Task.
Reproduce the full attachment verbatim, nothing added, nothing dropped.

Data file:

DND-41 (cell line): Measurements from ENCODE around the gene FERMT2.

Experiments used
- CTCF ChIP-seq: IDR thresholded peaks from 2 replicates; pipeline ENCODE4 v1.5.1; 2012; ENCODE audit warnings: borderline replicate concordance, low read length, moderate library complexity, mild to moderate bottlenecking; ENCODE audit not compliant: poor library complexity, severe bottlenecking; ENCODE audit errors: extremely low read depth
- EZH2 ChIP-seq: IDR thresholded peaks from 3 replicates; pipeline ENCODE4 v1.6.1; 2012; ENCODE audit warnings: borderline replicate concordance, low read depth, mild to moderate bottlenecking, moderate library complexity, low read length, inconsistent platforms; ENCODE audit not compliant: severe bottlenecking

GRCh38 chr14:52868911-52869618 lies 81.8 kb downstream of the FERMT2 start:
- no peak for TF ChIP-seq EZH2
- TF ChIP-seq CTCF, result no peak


DND-41 (cell line): Measurements from ENCODE around the gene FERMT2.

Experiments used
- CTCF ChIP-seq: IDR thresholded peaks from 2 replicates; pipeline ENCODE4 v1.5.1; 2012; ENCODE audit warnings: borderline replicate concordance, low read length, moderate library complexity, mild to moderate bottlenecking; ENCODE audit not compliant: poor library complexity, severe bottlenecking; ENCODE audit errors: extremely low read depth
- EZH2 ChIP-seq: IDR thresholded peaks from 3 replicates; pipeline ENCODE4 v1.6.1; 2012; ENCODE audit warnings: borderline replicate concordance, low read depth, mild to moderate bottlenecking, moderate library complexity, low read length, inconsistent platforms; ENCODE audit not compliant: severe bottlenecking

GRCh38 chr14:52868911-52869618 lies 81.8 kb downstream of the FERMT2 start:
- no peak for TF ChIP-seq EZH2
- TF ChIP-seq CTCF, result no peak